According to Ludwig Wittgenstein, contemporary philosophy can only really be concerned with language. If this is true of philosophy then, without wishing to seem to state a necessary truth, it could equally well apply to contemporary art.
As in every apparently closed system, even that of art will have as its origin, object and probable goal the linguistic experimentation of its means.
In his celebrated book Le degré zéro de l’écriture, published at the end of the 1950s, Roland Barthes called for a sort of new Revelation of Literature (a wish paradoxically sceptical given its enclosure in a Utopian space) which was preparing its advent through a form of writing that had shifted play to a neutral ground. Writing – and obviously art too – was, or at least appeared to be, in a sort of cul-de-sac. On one side, it had at its disposal a body of rules and conventions (The Legend of Literature) which distanced the writer from the present. On the other side, should the writer desire to open his writing up to the “current freshness” of the world, he could only make use of a “dead and splendid language”. The tragedy and instrumental inadequacy of the artist before the world was tackled from the 1960s on using “neutral” linguistic methodologies which we all know as conceptual, minimal and pop art. After the 1980s, during which time neutrality was again mixed with the languages of the “past” giving rise to anachronistic and inconclusive elaborations, more significant experiments emerged which tried to revitalise back to neutrality the dead and splendid language of art. In the Utopian sense, Barthes held that the problem of writing, after its sojourn in the neutral field, would be resolved through a superior moral work leading to a “universalness” in which writing and society would be capable of living together in a uniform way.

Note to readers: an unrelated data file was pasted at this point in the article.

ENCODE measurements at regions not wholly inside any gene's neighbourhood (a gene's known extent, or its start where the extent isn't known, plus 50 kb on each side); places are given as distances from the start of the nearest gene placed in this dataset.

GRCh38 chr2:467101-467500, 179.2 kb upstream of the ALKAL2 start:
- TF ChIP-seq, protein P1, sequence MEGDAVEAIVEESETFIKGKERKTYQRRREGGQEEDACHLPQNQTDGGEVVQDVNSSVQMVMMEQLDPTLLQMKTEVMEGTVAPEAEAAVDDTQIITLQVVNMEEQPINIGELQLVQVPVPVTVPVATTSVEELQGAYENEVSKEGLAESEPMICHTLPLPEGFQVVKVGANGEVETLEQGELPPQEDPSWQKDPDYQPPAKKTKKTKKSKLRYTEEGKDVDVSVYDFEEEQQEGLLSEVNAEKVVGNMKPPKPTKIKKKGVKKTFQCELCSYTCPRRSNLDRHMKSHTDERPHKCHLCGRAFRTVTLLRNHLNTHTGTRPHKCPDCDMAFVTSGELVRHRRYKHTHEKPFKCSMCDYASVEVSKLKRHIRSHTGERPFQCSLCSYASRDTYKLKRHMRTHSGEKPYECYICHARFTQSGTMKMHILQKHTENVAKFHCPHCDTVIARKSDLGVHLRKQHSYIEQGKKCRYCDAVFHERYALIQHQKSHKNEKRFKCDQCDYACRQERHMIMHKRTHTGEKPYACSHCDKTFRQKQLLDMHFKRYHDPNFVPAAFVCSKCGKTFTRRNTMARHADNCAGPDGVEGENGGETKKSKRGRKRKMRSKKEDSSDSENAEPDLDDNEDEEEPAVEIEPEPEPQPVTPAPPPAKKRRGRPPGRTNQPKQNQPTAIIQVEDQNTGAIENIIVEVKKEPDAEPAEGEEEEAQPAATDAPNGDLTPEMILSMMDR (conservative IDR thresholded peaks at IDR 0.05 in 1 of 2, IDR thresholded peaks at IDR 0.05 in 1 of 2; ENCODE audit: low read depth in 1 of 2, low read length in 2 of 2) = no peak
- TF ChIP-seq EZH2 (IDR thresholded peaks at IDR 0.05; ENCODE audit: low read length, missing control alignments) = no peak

More realistically, and with the advantage of time, the artist – unable linguistically to achieve the “freshness of the world” and the alienation of history – decided to reinforce the autonomy and separate identity of his own linguistic system, reformulating it in a transitive way.
In the works of Bruno Lisi – and in particular the Segno series from 1993-2000 – the linguistic problem manifests itself essentially as the search for expression. Expression of the form which is constructed or veiled, however in this case both terms are actually pleonasms since there is neither direction nor track in his works, but rather the deliberate will to represent a movement. In such a way, signs and images detach themselves from a coercive system of pre-established meaning, proposing themselves not as idealistic models but as mere appearance inside a linguistic circuit from which, with some worry, one tries to snatch out a word to come. Without getting lost in exuberance and hyperbole, Lisi uses his modern conjuring lamp, probably showing that elsewhere – made of memories, “linguistic tricks” and mental associations – which is not legitimized by the rational order.
One of the essential elements of his work appears to be construction, intended as a balance between sign and language. His works are not just clearly defined intuitions, inventions that are subtle and essential from a formal point of view. They are above all peculiar and intelligent statements, obstinate affirmations of the autonomy of art. Things, objects become separated from their usual relations and become signs, traces which the artist gathers and recomposes, creating another reality, closed to the ordinariness of meaning, the arrogance of sense.
Lisi’s artistic language – which is both solid and light at the same time – asserts the contemporary artist’s possibility of continuing to exercise, in his own metaphysical reserve, the “linguistic” rights of utopia.
(translated by Michele Von Büren)
(from the catalogue of the exhibition, “Opere dal 1989 al 2001”, Galleria A.A.A. Palazzo Brancaccio, 26 November 2001-26 February 2002)